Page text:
The length of neck and head are necessary in order that an animal, with such length of leg as the horse, may be able to graze. The head of the horse tells much of its disposition; a perfect head should be not too large, broad between the eyes and high between the ears, while below the eyes, it should be narrow. The ears, if lopped or turned back, denote a treacherous disposition. They should point upward or forward; the ears laid back is always a sign that the horse is angry; sensitive, quick-moving ears indicate a high-strung, sensitive animal. The eyes are placed so that the horse can see in front, at the side and behind, the last being necessary in order to aim a kick. Hazel eyes are usually preferred to dark ones, and they should be bright and prominent. The nostrils should be thin-skinned, wide-flaring and sensitive; as a wild animal, scent was one of the horse's chief aids in detecting the enemy. The lips should not be too thick and the lower jaw should be narrow where it joins the head.
The horse's teeth are peculiar; there are six incisors on both jaws; behind them, is a bare space called the bar, of which we have made use for placing the bit. Back of the bar, there are six molars or grinders on each side of each jaw. At the age of about three years, canine teeth or tushes appear behind the incisors; these are more noticeable in males, and never seem to be of much use. Thus, the horse has on each jaw, when full-grown, six incisors, two canines, and twelve molars, making forty teeth in all. The incisors are prominent and enable the horse to bite the grass more closely than can the cow. The horse, when chewing, does not have the sidewise motion of the jaws peculiar to the cow and sheep.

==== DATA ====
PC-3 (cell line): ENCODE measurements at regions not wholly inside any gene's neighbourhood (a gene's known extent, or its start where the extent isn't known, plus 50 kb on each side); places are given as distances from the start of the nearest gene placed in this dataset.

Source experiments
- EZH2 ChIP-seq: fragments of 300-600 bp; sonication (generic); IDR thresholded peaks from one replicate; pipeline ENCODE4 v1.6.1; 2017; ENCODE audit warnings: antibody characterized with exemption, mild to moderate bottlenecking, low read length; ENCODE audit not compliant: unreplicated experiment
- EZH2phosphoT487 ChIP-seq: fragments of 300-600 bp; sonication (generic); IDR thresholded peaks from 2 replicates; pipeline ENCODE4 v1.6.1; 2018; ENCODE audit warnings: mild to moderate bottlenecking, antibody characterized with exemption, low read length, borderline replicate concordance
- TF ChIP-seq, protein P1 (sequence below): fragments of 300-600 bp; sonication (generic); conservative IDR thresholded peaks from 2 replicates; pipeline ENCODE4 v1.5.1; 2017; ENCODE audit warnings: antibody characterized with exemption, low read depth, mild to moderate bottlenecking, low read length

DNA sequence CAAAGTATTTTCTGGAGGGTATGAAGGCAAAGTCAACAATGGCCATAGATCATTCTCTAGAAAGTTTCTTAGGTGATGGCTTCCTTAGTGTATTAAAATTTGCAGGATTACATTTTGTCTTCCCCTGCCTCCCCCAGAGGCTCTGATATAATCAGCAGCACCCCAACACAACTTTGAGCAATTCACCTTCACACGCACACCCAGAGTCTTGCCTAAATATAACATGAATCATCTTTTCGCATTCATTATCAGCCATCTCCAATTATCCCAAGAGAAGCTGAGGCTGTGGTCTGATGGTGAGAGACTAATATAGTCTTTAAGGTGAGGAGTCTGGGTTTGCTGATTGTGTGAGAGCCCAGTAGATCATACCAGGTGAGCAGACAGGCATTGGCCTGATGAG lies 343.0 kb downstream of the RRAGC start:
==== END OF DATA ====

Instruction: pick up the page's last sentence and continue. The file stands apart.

The horse's coat is, when rightly cared for, glossy and beautiful; but if the horse is allowed to run out in the pasture all winter, the coat becomes very shaggy, thus reverting to the condition of wild horses which stand in need of a warmer coat for winter; the hair is shed every year. The mane and the forelock are useful in protecting the head and neck from flies; the tail is also an efficient fly-brush. Although the mane and tail have thus a practical value, they add greatly to the animal's beauty. To dock a horse's tail as an ornament is as absurd as the sliced ears and welted cheeks of savages; and horses thus mutilated suffer greatly from the attacks of flies.
Owing to the fact that wild horses made swift flight from enemies, the colts could not be left behind at the mercy of wolves. Thus it is, the colt like the lamb, is equipped with long legs from the first, and can run very rapidly; as a runner, it could not be loaded with a big compound stomach full of food, like the calf, and therefore, must needs take its nourishment from the mother often. The colt's legs are so long that, in order to graze, it spreads the front legs wide apart in order that it may reach the grass with its mouth. When the colt or the horse lies down out of doors and in perfect freedom, it lies flat upon the side. In lying down, the hind quarters go first, and in rising, the front legs are thrust out first.